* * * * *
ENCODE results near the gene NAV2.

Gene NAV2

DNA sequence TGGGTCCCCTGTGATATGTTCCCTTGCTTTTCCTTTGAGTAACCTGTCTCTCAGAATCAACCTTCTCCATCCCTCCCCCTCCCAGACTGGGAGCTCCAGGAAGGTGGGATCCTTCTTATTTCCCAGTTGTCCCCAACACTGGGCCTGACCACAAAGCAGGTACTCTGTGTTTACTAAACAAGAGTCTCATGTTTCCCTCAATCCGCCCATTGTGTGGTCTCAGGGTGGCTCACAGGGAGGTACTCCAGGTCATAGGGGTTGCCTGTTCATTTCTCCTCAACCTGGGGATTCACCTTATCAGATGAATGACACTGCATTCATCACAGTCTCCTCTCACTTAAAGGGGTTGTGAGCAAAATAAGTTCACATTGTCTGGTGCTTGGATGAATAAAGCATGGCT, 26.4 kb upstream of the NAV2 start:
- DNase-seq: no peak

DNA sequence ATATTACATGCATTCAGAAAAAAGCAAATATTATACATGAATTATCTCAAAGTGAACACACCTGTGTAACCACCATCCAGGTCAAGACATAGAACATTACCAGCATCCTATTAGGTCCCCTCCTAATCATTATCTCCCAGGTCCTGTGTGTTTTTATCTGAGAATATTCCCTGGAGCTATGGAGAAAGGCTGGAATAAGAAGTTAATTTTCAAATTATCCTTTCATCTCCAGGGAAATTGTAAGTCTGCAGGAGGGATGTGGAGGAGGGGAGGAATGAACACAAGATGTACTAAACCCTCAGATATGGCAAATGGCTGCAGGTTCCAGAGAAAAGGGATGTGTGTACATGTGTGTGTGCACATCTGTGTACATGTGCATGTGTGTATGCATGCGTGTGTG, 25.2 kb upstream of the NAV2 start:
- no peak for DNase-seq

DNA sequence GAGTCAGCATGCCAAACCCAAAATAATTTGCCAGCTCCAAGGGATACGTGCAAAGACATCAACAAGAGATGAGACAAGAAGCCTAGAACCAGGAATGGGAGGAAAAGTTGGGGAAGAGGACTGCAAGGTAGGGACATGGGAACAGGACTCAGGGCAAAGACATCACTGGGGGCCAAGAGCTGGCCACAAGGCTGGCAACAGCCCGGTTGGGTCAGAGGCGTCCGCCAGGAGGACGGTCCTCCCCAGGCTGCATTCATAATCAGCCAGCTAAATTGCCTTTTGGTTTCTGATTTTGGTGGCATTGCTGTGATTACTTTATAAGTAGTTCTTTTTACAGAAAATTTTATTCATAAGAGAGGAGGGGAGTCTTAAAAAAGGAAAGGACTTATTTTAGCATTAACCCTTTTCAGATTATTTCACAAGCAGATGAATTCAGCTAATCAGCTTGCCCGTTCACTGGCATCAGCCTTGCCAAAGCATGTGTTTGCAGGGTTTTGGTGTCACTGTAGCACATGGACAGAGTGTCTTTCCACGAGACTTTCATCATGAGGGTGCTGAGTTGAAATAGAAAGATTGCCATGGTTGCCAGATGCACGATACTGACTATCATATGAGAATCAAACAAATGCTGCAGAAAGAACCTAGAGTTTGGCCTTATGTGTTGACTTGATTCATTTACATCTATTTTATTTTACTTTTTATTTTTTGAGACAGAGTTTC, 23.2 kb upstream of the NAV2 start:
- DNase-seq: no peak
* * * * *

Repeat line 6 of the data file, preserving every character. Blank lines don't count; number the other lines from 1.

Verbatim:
- no peak for DNase-seq